Max Blank, George Washington University's prize 6-foot-9 freshman center who missed most of this basketball season with knee problems, is expected to undergo reconstructive surgery on his right knee in May and probably will be redshirted, Coach Gerry Gimelstob said yesterday.
"Quite frankly, I'm not planning on having him next season," Gimelstob said. He called the damage to the interior cruciate ligament of the knee "a tough, tough, tough injury."
Blank said the ligament is "shot." He expects to be at "95 percent of me" 12 months after the surgery, which will prevent him from competing for the United States in the Maccabiah Games in Israel in July.
"I'll try to redshirt this coming season," he said. "I'll be fine, I think."
Blank, who played only 48 minutes in seven games this season and scored 16 points, injured his knee last spring as he jumped for a ball during Pittsburgh's Dapper Dan high school all-star game.
He left the game, but, in the following days, continued to play and did not receive treatment, Gimelstob said. Finally, Blank underwent arthroscopic surgery and spent most of the summer and fall in rehabilitation.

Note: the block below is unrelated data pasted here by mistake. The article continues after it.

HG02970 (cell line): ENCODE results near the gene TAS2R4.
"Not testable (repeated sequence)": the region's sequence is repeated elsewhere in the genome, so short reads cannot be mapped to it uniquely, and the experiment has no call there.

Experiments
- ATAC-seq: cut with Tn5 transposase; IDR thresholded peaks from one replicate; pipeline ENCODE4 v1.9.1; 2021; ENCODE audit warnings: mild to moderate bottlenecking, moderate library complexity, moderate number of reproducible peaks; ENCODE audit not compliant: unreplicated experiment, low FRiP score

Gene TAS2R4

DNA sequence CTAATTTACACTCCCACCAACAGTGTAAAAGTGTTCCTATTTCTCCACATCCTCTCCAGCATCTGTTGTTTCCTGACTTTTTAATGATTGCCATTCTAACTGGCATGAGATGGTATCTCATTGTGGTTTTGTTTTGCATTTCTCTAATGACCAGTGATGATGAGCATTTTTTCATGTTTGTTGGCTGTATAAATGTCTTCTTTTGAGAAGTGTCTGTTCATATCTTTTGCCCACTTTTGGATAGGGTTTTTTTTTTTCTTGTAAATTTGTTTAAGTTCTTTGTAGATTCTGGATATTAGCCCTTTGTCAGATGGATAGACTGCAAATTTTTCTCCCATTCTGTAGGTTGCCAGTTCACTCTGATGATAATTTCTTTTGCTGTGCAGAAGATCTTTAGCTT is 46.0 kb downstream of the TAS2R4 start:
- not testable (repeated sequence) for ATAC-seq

But the knee did not heal. Blank played sporadically early in the season, "five minutes here, six minutes there," Gimelstob said.
His last game was Jan. 5 against Duquesne. "After two or three minutes, his knee fell out on him and that was it," Gimelstob said.
Gimelstob said a decision on where the surgery will be performed will be made within the next week or so. There still is a remote chance the surgery will not take place this spring, but, as Blank said, "At this point, it looks like it's going to have to be done."
This news seems to be a fitting end to what Blank called "a disappointing season." The Colonials, preseason cofavorites in the Atlantic 10, struggled through a 14-14 season that included the controversial one-game suspensions of guards Troy Webster and Joe Dooley for "conduct detrimental to the team."
Blank, 19, who averaged 25 points a game at Philadelphia's George Washington High School, lived in Odessa, in the Soviet Union, until five years ago. His family emigrated to Italy and lived there for one year, then moved to Philadelphia.
There, Blank discovered basketball. His uncle bought him a basketball for his birthday and Blank, not knowing exactly what to do with it, jumped and dunked it through a rim at a playground.